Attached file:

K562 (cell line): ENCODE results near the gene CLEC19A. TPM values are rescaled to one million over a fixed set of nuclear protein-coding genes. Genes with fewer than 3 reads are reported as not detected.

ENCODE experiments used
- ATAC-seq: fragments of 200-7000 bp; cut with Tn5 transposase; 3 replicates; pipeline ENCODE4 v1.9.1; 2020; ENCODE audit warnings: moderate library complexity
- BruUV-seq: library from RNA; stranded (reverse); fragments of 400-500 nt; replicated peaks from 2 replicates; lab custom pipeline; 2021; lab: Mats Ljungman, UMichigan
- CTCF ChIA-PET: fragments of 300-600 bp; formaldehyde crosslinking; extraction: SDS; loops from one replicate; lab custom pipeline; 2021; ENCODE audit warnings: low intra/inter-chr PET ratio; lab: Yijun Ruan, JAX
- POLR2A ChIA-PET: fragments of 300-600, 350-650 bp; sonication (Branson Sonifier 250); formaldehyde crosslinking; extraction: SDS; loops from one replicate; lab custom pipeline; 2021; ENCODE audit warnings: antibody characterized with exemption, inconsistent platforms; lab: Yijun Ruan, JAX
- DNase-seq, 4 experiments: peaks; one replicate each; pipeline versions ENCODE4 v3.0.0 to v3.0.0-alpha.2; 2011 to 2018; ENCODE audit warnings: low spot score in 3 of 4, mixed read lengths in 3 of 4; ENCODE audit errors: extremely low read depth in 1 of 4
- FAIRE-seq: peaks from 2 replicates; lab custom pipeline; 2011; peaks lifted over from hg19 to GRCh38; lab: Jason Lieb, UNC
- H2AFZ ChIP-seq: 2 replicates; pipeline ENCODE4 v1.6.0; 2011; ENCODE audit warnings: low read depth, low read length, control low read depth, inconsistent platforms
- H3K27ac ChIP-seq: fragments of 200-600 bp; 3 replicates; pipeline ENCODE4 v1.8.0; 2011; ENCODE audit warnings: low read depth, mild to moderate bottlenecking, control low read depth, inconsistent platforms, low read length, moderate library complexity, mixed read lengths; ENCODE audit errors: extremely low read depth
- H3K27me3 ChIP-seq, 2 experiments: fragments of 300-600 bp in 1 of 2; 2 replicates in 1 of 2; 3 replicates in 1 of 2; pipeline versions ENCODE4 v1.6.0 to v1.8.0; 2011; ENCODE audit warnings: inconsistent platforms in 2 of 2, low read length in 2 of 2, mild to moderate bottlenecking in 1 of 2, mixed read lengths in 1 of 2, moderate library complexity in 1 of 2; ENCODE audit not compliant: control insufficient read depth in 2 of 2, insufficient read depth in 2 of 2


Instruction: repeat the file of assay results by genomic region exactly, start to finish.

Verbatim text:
K562 (cell line): ENCODE results near the gene CLEC19A. TPM values are rescaled to one million over a fixed set of nuclear protein-coding genes. Genes with fewer than 3 reads are reported as not detected.

ENCODE experiments used
- ATAC-seq: fragments of 200-7000 bp; cut with Tn5 transposase; 3 replicates; pipeline ENCODE4 v1.9.1; 2020; ENCODE audit warnings: moderate library complexity
- BruUV-seq: library from RNA; stranded (reverse); fragments of 400-500 nt; replicated peaks from 2 replicates; lab custom pipeline; 2021; lab: Mats Ljungman, UMichigan
- CTCF ChIA-PET: fragments of 300-600 bp; formaldehyde crosslinking; extraction: SDS; loops from one replicate; lab custom pipeline; 2021; ENCODE audit warnings: low intra/inter-chr PET ratio; lab: Yijun Ruan, JAX
- POLR2A ChIA-PET: fragments of 300-600, 350-650 bp; sonication (Branson Sonifier 250); formaldehyde crosslinking; extraction: SDS; loops from one replicate; lab custom pipeline; 2021; ENCODE audit warnings: antibody characterized with exemption, inconsistent platforms; lab: Yijun Ruan, JAX
- DNase-seq, 4 experiments: peaks; one replicate each; pipeline versions ENCODE4 v3.0.0 to v3.0.0-alpha.2; 2011 to 2018; ENCODE audit warnings: low spot score in 3 of 4, mixed read lengths in 3 of 4; ENCODE audit errors: extremely low read depth in 1 of 4
- FAIRE-seq: peaks from 2 replicates; lab custom pipeline; 2011; peaks lifted over from hg19 to GRCh38; lab: Jason Lieb, UNC
- H2AFZ ChIP-seq: 2 replicates; pipeline ENCODE4 v1.6.0; 2011; ENCODE audit warnings: low read depth, low read length, control low read depth, inconsistent platforms
- H3K27ac ChIP-seq: fragments of 200-600 bp; 3 replicates; pipeline ENCODE4 v1.8.0; 2011; ENCODE audit warnings: low read depth, mild to moderate bottlenecking, control low read depth, inconsistent platforms, low read length, moderate library complexity, mixed read lengths; ENCODE audit errors: extremely low read depth
- H3K27me3 ChIP-seq, 2 experiments: fragments of 300-600 bp in 1 of 2; 2 replicates in 1 of 2; 3 replicates in 1 of 2; pipeline versions ENCODE4 v1.6.0 to v1.8.0; 2011; ENCODE audit warnings: inconsistent platforms in 2 of 2, low read length in 2 of 2, mild to moderate bottlenecking in 1 of 2, mixed read lengths in 1 of 2, moderate library complexity in 1 of 2; ENCODE audit not compliant: control insufficient read depth in 2 of 2, insufficient read depth in 2 of 2